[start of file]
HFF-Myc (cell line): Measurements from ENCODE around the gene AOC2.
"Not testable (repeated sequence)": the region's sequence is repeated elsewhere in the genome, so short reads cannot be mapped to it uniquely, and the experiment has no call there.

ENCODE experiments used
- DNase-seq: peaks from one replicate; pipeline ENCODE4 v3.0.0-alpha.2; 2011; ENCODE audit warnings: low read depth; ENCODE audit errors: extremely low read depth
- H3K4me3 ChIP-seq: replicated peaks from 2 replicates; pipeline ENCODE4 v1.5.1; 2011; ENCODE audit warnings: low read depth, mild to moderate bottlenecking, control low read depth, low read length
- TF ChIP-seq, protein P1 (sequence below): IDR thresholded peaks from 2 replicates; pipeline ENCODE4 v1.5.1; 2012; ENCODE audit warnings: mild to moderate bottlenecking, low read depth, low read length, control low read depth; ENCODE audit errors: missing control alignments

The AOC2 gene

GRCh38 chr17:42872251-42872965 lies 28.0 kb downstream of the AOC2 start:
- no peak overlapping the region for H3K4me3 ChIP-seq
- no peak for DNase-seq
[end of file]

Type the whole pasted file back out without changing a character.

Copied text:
HFF-Myc (cell line): Measurements from ENCODE around the gene AOC2.
"Not testable (repeated sequence)": the region's sequence is repeated elsewhere in the genome, so short reads cannot be mapped to it uniquely, and the experiment has no call there.

ENCODE experiments used
- DNase-seq: peaks from one replicate; pipeline ENCODE4 v3.0.0-alpha.2; 2011; ENCODE audit warnings: low read depth; ENCODE audit errors: extremely low read depth
- H3K4me3 ChIP-seq: replicated peaks from 2 replicates; pipeline ENCODE4 v1.5.1; 2011; ENCODE audit warnings: low read depth, mild to moderate bottlenecking, control low read depth, low read length
- TF ChIP-seq, protein P1 (sequence below): IDR thresholded peaks from 2 replicates; pipeline ENCODE4 v1.5.1; 2012; ENCODE audit warnings: mild to moderate bottlenecking, low read depth, low read length, control low read depth; ENCODE audit errors: missing control alignments

The AOC2 gene

GRCh38 chr17:42872251-42872965 lies 28.0 kb downstream of the AOC2 start:
- no peak overlapping the region for H3K4me3 ChIP-seq
- no peak for DNase-seq